Australian voters value honesty, truthfulness and trust from their politicians above all else, an Ipsos survey commissioned by the University of Melbourne has found.
Asked this question: ‘What quality do you deem most important in a politician or political leader?’, nearly 44 per cent of the 1006 respondents said honesty, truthfulness and trust are the qualities they deemed most important in their political leaders.
Leadership (16 per cent), ethical behaviour and integrity (14 per cent), impact (13 per cent), and the ability to listen and adapt (10 per cent) were the other qualities most frequently mentioned.
This survey was commissioned as part of the McKinnon Prize in Political Leadership, which recognises politicians who have demonstrated outstanding leadership on a significant public policy issue through courageous and collaborative action.
The prize is offered in two categories: the McKinnon Political Leader of the Year, and the McKinnon Emerging Political Leader of the Year. The winners will be announced next week and will speak at The McKinnon Prize in Political Leadership Oration later this year.
When asked to rank in order of importance five specific qualities that are desirable for a politician or political leader, the survey respondents ranked ethical behaviour (52 per cent) the highest, followed by vision (22 per cent), courage (11 per cent), impact (9 per cent) and collaboration (6 per cent).
Respondents were also asked ‘What Australian political achievement, or action, has had the most positive impact in 2019?’. Eighty per cent of respondents said either there was none, or they couldn’t name/were unsure of one. The bushfire relief/recovery, Scott Morrison’s re-election and same sex/marriage equality were among the 2019 political achievements and actions that the other respondents mentioned.
“This survey shows honesty, truthfulness and trust matter more than ever to Australian voters,” said Professor John Howe, Director of the Melbourne School of Government at the University of Melbourne.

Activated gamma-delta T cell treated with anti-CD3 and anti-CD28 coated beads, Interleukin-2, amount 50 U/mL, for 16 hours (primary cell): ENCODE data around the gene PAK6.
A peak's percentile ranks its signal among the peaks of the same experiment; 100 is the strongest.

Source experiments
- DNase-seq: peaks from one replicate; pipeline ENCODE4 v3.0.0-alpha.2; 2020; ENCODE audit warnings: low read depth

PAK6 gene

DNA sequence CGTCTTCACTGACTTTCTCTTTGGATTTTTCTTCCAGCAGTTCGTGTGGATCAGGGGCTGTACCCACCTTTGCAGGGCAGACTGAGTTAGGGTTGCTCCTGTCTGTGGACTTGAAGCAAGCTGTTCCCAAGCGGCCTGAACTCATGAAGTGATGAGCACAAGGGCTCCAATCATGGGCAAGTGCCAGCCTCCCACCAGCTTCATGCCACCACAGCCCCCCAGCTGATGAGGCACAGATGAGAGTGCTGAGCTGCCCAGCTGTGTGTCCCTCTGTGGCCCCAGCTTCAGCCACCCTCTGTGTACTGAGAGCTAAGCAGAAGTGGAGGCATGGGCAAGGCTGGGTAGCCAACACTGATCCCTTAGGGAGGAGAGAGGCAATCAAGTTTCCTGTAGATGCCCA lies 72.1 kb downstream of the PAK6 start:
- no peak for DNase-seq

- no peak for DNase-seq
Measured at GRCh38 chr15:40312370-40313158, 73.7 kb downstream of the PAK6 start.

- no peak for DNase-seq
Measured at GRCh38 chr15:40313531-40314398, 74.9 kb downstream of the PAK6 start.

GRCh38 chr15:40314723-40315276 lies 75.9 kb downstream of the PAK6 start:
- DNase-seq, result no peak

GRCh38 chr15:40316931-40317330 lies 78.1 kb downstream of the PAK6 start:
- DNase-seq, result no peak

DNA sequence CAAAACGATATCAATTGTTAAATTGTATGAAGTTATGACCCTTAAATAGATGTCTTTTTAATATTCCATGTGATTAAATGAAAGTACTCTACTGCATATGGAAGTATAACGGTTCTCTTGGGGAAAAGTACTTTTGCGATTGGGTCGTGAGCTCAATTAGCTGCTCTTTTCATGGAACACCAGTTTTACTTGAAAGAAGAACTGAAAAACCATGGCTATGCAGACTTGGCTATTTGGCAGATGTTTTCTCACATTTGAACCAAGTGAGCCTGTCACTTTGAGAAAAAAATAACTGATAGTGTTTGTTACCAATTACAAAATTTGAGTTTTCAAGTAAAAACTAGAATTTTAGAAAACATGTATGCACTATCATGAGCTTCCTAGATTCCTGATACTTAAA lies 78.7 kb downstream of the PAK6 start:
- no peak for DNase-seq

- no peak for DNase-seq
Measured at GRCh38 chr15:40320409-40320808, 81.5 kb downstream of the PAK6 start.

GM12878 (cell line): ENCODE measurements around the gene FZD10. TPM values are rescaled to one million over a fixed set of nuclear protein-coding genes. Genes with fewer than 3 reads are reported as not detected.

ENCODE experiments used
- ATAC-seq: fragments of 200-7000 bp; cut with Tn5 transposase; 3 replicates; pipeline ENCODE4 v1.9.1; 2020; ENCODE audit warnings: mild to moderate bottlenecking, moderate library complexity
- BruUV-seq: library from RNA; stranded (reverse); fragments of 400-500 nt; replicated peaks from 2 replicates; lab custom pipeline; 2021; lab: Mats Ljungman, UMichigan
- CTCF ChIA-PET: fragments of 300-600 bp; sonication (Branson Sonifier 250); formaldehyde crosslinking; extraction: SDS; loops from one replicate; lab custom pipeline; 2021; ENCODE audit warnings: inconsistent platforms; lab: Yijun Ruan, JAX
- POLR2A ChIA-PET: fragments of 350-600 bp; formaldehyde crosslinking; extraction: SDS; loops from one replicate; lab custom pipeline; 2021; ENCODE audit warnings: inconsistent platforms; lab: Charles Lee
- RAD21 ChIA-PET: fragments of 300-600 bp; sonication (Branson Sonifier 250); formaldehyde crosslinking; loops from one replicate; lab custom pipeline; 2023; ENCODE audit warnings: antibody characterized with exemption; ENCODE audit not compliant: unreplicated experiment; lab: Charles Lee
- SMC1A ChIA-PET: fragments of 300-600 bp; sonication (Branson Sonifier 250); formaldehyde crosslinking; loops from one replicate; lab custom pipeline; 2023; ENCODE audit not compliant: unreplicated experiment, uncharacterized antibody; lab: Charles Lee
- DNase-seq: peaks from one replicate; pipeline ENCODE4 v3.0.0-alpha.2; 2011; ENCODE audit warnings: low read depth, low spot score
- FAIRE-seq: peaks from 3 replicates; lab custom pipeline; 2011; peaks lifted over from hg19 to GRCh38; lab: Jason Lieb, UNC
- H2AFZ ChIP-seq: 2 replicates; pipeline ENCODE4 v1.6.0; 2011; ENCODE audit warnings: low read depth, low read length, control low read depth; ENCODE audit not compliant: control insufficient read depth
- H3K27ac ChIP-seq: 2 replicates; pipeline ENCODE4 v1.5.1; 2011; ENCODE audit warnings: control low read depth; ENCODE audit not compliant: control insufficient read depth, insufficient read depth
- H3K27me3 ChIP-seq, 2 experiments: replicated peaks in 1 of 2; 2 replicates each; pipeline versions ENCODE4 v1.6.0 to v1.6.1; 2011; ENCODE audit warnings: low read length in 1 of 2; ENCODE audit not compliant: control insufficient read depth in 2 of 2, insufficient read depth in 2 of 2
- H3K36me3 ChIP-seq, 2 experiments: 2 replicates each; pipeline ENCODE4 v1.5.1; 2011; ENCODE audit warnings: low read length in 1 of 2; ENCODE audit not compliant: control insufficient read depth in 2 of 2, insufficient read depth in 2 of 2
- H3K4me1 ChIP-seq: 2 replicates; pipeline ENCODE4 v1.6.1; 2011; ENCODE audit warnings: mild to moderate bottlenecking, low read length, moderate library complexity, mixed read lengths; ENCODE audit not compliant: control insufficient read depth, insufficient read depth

“Voters care deeply about the behaviour of their elected representatives at all levels of government. Elected officials should realise these qualities, which are the bedrock of the McKinnon Prize, must now be part of the everyday national conversation, as much as policy formation and discussion.”
The survey was conducted between 20 February to 23 February 2020 across all States and Territories. Males (49.4 per cent) and females (50.6 per cent) were almost equally represented, as were respondents who said they voted for the Liberal Party (31.7 per cent) and ALP (31.3 per cent) at last year’s Federal Election.
All age groups in the survey (18-29, 30-49 and 50+) were unanimous that honesty, truthfulness and trust are the most important qualities in a politician. This view was also mirrored by metropolitan areas (42 per cent believed this to be a most important quality) and in regional areas (45 per cent of this cohort).
The McKinnon Prize in political leadership is in its third year. Previous winners of the McKinnon Political Leader of the Year are Senator Penny Wong and Senator Dean Smith. Previous winners of the McKinnon Emerging Political Leader of the Year are Councillor Vonda Malone and Senator Jordon Steele-John.
“The McKinnon Prize in Political Leadership helps promote true political leadership which can only strengthen Australia’s democracy,” Professor Howe said. “I have no doubt the 2019 winners, to be announced next week, will uphold the high standards and ethos of the McKinnon Prize.”
Full results are available here.